Three Card Monte, Monty Hall, Modus Operandi and 'Offender Profiling': Some Lessons of Modern Cognitive Science for the Law of Evidence
94 Pages Posted: 24 Nov 2009
Date Written: 2002
If modern cognitive psychology teaches us anything, it is that humans are vulnerable to some predictable kinds of processing errors. We appear to be subject to a variety of cognitive tunnels from which it is difficult to escape even when they lead to error. Many of those cognitive tunnels deal with probability judgments. This is well illustrated by the famous Monte Hall problem, and by the results of various studies by Daniel Kahneman, Amos Tverski and others. Some, most notably Gerd Gigerenzer, have responded that these results do not show a fundamental irrationality, but are merely the side effects of “fast and frugal” heuristics developed by evolutionary pressures to allow quick and generally accurate processing in informationally rich environments. However, modern social arrangements may make heuristics that were beneficial when they evolved generate seriously wrong decisions in the informational environment in which we now operate. For instance, credibility judgments concerning other humans that worked well in small bands of acquaintances may not work so well with strangers in the big city, as anyone falling prey to a Ponzi scheme could attest. As our information derives from less and less local environments, our hard wired heuristics become less and less secure guides. A simple mind experiment involving multiple roulette wheels spun simultaneously in two separate rooms, establishes that in any informationally rich environment, there are coincidences that appear to be rare and meaningful, but are neither. One form of supposed expertise sometimes offered in criminal proceedings, and more often used in criminal investigation, “linkage analysis,” presents just such dangers. This asserted expertise, and the larger area from which it is derived, “offender profiling,” are rife with claims for which little empirical evidence exists. The history and empirical record relating to “linkage analysis” and “offender profiling” is examined, and the dangers they present illustrated by reference to various actual cases, particularly the New Jersey case of State v. Fortin.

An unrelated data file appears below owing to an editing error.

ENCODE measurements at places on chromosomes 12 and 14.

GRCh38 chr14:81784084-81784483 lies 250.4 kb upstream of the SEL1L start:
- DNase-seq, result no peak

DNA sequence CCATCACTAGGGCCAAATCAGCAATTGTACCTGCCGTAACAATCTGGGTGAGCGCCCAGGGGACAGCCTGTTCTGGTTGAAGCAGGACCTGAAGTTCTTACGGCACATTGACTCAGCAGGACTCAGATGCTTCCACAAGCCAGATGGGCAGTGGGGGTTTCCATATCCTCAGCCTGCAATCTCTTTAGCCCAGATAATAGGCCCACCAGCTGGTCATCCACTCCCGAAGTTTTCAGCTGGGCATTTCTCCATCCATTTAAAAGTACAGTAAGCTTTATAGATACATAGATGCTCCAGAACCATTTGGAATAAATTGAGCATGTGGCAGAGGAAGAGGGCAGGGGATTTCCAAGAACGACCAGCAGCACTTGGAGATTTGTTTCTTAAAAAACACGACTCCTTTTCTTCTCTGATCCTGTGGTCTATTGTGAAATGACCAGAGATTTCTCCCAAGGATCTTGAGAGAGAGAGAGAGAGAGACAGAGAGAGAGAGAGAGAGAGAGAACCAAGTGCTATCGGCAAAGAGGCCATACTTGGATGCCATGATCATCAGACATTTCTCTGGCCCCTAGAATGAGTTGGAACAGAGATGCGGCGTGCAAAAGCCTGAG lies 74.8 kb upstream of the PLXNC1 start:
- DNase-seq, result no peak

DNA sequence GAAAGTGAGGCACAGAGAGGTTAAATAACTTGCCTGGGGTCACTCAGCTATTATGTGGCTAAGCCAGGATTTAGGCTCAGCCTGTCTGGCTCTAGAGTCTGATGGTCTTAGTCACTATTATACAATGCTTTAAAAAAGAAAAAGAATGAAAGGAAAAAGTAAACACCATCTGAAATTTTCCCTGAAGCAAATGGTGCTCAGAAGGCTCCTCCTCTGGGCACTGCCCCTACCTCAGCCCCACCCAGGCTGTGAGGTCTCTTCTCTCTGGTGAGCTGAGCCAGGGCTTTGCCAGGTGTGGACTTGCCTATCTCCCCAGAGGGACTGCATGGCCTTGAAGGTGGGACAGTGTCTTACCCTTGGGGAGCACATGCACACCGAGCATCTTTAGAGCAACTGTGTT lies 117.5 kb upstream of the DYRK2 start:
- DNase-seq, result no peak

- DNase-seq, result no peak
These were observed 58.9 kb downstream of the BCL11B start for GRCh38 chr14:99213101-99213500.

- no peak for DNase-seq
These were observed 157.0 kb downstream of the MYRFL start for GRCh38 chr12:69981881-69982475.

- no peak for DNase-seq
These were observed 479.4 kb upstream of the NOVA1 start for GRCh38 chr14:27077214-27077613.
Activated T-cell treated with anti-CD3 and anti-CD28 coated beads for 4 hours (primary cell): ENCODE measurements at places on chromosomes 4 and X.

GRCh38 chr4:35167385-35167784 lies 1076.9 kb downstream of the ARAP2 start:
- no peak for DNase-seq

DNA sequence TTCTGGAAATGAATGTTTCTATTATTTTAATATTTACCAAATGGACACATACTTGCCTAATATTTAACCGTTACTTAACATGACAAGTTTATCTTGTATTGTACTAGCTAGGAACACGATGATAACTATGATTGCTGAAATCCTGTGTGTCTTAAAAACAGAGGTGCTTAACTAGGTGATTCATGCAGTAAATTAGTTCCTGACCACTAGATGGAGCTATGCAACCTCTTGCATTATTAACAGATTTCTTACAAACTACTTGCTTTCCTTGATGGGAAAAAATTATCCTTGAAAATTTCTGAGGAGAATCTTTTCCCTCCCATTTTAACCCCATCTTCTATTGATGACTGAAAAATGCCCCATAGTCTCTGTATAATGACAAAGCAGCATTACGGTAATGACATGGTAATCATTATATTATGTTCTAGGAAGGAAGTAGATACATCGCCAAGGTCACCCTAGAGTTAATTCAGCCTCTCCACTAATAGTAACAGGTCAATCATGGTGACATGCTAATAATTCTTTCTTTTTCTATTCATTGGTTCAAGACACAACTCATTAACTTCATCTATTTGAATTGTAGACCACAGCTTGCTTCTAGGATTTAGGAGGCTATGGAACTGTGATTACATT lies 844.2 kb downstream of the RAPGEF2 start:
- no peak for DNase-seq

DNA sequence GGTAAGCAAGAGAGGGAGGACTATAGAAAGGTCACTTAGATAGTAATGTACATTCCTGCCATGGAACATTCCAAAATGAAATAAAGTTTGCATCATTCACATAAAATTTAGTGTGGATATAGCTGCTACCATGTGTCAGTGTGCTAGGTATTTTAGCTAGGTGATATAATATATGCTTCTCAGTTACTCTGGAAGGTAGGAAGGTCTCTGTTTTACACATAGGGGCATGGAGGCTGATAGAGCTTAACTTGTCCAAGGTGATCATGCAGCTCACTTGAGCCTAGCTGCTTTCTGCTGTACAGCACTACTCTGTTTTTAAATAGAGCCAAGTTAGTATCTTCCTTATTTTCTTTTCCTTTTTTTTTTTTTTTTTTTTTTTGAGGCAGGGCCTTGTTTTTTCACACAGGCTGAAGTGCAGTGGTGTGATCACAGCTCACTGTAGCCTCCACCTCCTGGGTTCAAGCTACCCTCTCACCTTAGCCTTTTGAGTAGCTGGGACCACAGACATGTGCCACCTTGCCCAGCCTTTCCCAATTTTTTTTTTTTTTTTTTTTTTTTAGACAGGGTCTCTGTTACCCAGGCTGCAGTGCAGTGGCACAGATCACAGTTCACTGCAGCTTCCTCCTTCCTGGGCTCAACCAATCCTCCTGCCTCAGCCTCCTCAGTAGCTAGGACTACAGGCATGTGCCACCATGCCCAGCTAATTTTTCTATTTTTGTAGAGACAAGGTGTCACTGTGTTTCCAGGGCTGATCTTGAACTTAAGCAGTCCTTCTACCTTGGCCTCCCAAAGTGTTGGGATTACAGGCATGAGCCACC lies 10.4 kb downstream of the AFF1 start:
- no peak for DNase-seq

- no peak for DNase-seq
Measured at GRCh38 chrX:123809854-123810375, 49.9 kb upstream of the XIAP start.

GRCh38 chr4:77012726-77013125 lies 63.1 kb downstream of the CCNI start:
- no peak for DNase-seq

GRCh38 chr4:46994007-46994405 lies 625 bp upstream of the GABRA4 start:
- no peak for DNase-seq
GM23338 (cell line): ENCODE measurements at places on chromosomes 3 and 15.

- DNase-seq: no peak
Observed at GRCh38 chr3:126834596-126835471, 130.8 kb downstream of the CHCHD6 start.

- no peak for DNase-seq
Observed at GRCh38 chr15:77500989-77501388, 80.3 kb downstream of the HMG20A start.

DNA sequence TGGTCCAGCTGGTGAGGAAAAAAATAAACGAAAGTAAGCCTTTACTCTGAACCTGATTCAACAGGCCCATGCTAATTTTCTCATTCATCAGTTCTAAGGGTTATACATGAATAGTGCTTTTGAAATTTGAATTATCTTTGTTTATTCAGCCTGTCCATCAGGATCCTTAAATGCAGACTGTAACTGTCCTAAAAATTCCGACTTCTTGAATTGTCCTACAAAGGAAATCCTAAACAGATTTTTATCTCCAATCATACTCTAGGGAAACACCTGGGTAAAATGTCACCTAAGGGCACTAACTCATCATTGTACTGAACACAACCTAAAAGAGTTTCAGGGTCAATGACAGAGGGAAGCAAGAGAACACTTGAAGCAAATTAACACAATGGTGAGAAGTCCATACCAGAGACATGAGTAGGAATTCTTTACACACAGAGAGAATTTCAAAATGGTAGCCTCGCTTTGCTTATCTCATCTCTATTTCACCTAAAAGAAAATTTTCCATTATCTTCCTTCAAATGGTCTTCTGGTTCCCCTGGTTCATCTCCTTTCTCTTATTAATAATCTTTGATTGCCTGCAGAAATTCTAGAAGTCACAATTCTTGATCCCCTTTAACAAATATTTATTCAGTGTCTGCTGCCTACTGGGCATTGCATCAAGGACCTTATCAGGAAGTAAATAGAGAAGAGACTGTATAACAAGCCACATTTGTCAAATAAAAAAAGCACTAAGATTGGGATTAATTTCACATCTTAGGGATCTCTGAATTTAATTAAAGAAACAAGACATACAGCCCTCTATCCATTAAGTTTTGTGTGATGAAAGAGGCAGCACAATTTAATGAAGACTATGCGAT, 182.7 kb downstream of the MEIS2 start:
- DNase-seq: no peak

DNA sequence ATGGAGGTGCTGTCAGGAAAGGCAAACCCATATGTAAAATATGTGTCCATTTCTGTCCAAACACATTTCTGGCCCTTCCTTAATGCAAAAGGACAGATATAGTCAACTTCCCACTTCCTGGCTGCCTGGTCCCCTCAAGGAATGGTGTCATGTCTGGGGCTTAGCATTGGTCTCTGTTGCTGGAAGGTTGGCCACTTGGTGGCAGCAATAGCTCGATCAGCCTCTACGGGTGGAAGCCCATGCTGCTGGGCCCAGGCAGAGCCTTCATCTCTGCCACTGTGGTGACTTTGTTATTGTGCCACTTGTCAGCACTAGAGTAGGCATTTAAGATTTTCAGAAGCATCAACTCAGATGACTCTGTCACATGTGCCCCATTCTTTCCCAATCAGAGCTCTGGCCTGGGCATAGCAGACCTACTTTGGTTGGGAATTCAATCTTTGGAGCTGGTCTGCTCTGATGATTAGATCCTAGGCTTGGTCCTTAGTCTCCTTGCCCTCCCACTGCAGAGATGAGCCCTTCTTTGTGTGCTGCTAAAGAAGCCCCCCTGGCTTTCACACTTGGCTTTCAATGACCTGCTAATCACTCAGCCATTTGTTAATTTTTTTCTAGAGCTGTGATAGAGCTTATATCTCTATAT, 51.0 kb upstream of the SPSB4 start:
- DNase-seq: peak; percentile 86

Keywords: Evidence, Criminal Law, Criminal Procedure, Forensic Science, Cognitive Psychology
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